Piety in this way can be about respect and building relationships, and encompasses the Buddhist ideas of “right action” and also “right thought”.

References:

ADF, Our Own Druidry. ADF Publishing, 2009

Oxford English Dictionary for Students. Oxford University Press, 2006

Michael J. Dangler, The ADF Dedicant Path through the Wheel of the Year. Garanus, 2010

 

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Third High Day recap: Beltane

FJord in Norway. Photo by me.

Fjord in Norway. Photo by me.

This Beltane was the first High Day that I did not celebrate with formal, ADF style, ritual. This is because I was on holiday in Norway over the May Bank Holiday weekend.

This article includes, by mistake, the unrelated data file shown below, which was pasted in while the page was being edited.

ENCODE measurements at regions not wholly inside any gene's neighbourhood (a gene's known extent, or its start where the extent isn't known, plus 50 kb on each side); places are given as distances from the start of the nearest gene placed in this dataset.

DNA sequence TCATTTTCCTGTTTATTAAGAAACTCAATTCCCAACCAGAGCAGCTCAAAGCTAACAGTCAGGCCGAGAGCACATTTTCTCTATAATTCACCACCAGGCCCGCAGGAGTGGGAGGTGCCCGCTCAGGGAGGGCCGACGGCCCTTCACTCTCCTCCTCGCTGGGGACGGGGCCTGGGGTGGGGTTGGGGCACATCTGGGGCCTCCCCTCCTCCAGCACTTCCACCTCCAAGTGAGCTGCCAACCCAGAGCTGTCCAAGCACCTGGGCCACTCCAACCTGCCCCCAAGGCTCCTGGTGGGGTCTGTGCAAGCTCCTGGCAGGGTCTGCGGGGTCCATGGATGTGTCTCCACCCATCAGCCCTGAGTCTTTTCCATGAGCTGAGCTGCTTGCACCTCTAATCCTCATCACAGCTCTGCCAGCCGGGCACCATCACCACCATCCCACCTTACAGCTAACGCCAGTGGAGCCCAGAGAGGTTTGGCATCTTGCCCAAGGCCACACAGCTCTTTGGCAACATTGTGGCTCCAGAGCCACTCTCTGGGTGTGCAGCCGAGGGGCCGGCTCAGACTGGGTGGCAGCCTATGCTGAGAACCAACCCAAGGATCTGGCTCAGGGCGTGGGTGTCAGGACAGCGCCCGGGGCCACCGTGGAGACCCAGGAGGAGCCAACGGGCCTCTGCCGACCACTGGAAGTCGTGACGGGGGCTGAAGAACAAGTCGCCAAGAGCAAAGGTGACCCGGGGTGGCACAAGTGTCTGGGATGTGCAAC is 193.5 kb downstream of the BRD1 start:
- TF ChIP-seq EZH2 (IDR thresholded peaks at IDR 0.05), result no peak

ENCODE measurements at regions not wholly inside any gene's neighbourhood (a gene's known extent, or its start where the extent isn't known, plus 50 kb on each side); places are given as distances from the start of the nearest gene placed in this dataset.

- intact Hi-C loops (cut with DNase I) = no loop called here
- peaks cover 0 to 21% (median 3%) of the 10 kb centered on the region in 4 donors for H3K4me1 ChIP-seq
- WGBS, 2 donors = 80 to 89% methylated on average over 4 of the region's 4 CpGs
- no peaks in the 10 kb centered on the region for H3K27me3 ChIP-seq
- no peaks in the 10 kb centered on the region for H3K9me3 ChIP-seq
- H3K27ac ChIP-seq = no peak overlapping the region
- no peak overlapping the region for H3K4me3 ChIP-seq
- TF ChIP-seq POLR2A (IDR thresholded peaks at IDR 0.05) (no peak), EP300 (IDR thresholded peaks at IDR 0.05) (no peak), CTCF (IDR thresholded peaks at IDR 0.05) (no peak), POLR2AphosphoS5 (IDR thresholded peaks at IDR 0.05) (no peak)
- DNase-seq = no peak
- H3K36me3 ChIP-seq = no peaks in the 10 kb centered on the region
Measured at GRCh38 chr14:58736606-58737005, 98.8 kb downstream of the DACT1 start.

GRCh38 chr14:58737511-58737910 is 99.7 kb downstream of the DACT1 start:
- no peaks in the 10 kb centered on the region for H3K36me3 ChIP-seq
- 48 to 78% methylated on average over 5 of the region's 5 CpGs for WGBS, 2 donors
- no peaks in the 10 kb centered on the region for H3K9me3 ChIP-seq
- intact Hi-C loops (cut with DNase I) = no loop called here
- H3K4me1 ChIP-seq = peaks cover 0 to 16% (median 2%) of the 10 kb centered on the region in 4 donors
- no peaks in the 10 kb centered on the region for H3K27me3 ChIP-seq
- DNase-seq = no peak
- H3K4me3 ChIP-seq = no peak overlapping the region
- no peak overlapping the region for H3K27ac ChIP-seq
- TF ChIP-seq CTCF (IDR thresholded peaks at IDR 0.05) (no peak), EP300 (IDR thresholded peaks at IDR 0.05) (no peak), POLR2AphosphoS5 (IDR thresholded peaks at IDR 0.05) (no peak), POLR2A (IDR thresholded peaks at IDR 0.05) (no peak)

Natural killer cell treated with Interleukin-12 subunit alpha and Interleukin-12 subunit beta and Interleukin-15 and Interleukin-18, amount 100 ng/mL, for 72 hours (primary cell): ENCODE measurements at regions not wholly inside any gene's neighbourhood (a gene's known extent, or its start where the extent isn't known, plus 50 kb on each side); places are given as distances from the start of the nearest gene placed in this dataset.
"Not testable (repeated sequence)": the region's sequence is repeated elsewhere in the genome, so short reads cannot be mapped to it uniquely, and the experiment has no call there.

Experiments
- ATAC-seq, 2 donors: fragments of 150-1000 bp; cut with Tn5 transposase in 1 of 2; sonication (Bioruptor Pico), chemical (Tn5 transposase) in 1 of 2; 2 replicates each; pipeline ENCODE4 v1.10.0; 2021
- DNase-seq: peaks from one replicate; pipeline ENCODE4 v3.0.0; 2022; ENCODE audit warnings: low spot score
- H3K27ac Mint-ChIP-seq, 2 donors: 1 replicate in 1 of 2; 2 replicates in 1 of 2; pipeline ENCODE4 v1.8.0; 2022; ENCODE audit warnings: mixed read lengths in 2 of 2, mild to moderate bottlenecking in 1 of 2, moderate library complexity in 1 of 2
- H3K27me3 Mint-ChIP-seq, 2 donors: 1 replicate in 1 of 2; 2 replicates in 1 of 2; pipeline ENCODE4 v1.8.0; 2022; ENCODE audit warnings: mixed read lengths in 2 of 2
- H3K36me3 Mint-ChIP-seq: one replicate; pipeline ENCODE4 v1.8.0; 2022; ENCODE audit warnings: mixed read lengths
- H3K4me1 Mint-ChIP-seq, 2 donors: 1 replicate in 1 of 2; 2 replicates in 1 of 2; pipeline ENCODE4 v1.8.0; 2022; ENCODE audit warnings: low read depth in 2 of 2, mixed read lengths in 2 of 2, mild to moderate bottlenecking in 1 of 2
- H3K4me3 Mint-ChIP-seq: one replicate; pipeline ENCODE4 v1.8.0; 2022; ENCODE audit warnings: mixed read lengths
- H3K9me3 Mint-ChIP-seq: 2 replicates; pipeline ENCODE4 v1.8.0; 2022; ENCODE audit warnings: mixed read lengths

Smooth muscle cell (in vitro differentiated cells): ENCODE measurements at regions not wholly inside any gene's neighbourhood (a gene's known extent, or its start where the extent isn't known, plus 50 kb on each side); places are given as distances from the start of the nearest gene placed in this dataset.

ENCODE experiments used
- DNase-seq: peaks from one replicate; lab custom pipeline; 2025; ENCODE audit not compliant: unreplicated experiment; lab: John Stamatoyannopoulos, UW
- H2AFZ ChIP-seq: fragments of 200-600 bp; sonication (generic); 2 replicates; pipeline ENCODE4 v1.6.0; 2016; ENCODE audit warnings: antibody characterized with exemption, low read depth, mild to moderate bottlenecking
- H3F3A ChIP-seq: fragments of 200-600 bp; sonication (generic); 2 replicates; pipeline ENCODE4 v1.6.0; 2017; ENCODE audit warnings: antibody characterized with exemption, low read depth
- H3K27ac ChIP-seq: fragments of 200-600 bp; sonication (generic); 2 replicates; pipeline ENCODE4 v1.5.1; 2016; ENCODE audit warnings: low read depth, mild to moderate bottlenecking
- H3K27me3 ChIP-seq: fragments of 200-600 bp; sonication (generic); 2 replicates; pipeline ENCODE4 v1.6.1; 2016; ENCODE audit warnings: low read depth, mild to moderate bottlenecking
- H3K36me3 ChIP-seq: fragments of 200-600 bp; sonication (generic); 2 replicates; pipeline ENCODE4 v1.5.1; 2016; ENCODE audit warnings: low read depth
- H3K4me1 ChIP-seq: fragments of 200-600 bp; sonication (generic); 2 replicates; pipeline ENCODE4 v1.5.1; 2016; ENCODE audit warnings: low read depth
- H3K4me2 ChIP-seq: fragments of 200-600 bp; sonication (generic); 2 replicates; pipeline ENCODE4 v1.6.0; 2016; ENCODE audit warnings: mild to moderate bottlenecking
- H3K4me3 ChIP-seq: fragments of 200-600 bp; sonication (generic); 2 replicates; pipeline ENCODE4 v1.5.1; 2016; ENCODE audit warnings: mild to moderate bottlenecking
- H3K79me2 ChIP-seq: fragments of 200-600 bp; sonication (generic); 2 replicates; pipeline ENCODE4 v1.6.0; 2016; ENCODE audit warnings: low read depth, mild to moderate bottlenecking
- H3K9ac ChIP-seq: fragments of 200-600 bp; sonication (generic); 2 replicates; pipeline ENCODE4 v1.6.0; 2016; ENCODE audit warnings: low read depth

However, getting close to nature by sailing on the fjords and hiking in the woods and alpine meadows, which were starting to bloom with spring flowers, certainly felt more down-to-earth authentically “Pagan” than saying scripted words at my Home Shrine.

On Beltane day itself, I found myself in a small village in the hills by a fjord called Flam. I sat on the pebble beach by the water’s edge and did a simple “Two Powers” meditation, feeling the land beneath me, the waters around me and the sky above me. The sense of connection and energy felt doing this exercise out in the wild, in one of the most beautiful natural locations on earth, was definitely more powerful than doing it at home, and made me think a lot more about doing meditation and/or ritual outdoors much more in my daily life.

Flam brewery pub. Photo from Visit Norway.